This page answers the questions:
- What is a watershed?
- What does the Green/Duwamish and Central Puget Sound Watershed (WRIA 9) look like?
- How does our watershed support people?
- Who are the "Ancients of the Green"?
- What is healthy watershed habitat for salmon?
- How are we "Making Our Watershed Fit for a King"?
A watershed is a basin-shaped area that drains to a central point where it enters a river, lake or ocean. It can include groundwater, surface water, and salt water such as Puget Sound. Watersheds can encompass small areas draining to a stream or be much larger, such as the Green/Duwamish watershed, which contains many streams and basins but still drains to one point.
The Green/Duwamish and Central Puget Sound Watershed covers much of southern King County. View a map of the watershed. Click on the map to learn more about the different parts -- or subwatersheds -- of this large, diverse watershed.
Watersheds are also called Water Resource Inventory Areas (WRIAs). The Green/Duwamish and Central Puget Sound Watershed is also known as Water Resource Inventory Area 9 (WRIA 9).
Interested in the fascinating life history of salmon? Learn more about salmon
- Provides "people habitat" to nearly 10% of state residents, making it the second-most populated watershed in the state!
- Provides us with drinking water, food, and forest products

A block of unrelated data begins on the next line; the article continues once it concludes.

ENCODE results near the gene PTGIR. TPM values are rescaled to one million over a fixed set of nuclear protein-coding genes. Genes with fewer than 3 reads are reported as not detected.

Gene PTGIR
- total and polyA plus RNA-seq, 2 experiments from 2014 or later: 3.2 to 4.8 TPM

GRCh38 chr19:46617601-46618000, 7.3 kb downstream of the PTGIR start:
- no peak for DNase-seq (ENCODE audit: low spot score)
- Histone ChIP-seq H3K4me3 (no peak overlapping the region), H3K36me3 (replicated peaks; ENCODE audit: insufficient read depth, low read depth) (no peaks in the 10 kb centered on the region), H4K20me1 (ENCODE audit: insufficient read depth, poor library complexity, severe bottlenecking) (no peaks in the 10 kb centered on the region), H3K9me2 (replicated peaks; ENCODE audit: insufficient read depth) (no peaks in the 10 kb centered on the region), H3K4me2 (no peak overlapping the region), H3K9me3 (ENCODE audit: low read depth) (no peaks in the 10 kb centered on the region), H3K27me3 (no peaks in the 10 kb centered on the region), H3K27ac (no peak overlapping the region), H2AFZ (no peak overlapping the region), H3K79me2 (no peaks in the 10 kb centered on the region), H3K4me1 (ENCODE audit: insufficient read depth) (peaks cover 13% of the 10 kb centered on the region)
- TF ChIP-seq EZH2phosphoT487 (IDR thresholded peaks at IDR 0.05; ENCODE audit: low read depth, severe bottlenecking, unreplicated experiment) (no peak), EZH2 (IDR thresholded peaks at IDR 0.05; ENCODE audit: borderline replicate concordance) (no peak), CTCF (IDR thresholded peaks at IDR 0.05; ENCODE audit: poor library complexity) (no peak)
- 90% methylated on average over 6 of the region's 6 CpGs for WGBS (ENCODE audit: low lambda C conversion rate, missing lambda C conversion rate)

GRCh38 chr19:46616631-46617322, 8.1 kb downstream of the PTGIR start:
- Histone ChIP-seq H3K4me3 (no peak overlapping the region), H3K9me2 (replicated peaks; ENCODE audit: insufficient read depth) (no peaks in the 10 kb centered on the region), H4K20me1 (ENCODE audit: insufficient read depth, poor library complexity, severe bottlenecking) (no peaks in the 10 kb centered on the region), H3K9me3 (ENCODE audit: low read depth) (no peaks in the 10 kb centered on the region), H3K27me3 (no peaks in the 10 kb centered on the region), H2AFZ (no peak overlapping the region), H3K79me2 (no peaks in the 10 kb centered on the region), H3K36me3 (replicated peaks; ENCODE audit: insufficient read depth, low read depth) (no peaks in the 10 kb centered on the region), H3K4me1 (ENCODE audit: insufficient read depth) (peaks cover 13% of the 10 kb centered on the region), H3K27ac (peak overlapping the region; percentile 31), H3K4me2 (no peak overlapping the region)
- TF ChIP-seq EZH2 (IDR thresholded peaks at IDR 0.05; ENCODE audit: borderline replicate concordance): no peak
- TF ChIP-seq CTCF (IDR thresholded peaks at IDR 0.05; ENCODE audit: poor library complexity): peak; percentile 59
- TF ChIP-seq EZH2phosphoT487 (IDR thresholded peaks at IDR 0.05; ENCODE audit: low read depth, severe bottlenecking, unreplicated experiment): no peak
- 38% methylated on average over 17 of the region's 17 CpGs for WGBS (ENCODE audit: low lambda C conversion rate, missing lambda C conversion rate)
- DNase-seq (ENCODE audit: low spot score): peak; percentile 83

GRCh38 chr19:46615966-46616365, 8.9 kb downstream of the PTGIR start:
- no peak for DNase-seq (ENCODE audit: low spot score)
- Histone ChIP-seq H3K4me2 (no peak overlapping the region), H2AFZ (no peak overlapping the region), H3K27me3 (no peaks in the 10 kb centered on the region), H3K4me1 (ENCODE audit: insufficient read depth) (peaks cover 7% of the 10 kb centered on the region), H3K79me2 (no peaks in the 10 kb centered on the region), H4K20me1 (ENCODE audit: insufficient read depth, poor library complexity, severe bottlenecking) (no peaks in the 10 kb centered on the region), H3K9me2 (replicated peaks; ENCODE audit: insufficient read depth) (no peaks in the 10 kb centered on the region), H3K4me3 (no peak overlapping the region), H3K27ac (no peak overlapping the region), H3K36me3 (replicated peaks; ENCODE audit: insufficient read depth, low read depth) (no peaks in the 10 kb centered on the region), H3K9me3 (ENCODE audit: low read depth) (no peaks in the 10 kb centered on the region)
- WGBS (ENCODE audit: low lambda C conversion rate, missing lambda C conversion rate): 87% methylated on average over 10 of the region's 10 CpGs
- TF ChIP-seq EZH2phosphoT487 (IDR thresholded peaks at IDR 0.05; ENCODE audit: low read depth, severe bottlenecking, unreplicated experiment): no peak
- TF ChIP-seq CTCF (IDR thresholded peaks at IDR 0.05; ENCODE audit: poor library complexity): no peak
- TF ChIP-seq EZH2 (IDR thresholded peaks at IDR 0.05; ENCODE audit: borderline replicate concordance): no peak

- Provides us recreational opportunities and protects us from floods, and
- Supports a diversity of salmon, including Chinook, coho, chum, and steelhead
A healthy watershed provides valuable goods and services that meet the basic needs of people. The economic value of these goods and services is worth billions of dollars annually.
- Learn more about the economic value of ecological goods and services in the Green/Duwamish and Central Puget Sound Watershed (Adobe Acrobat 1.6 MB)
The "Ancients of the Green" are the salmon that begin and end their lives in our watershed. The popular "Ancients of the Green" poster shows these fish and describes their lives in our watershed.
The poster has two sides:
- Front of poster showing the salmon of our watershed against a background of the wild Middle Green River (Adobe Acrobat 2.7 MB)
- Back of poster describing use of the watershed by Chinook, chum, coho, and steelhead (Adobe Acrobat 1.1 MB)
To receive a free copy of this poster, contact Linda Grob, 206-477-4704.
Healthy habitat for salmon in freshwater streams, rivers, and lakes includes:
- Clean, cold, well-oxygenated water
- Access up- and down-stream
- Streamside (“riparian”) habitats that provide food and shade
- Gravel beds free of silt
- Enough water (“flow”)
Young salmon also depend on the Puget Sound nearshore, where they rear after leaving freshwater streams. Healthy nearshore habitat includes:
- Eelgrass beds, kelp forests, and shallow water habitat where they can feed and hide from predators
- Beaches with overhanging vegetation to provide insects and shade for the eggs of fish that young salmon prey on
We want to make our watershed fit for a king -- a King salmon! -- and for all the people who live here.
Many people are working hard to make this happen. Much of this work is guided by the Salmon Habitat Plan, completed in 2005.
Learn more about the Salmon Habitat Plan:
- Read the Executive Summary to the Salmon Habitat Plan (Adobe Acrobat 4.5 MB)
- Read the entire Salmon Habitat Plan
- View the "Making Our Watershed Fit for a King" poster (Adobe Acrobat 13.1 MB)
Learn more about progress in implementing the Salmon Habitat Plan:
- Read the First Annual Progress Report on Implementation of the Salmon Habitat Plan (Adobe Acrobat 3 MB)
You too can join us in making our watershed a better place for both people and fish. Get involved by volunteering or taking steps in your daily life!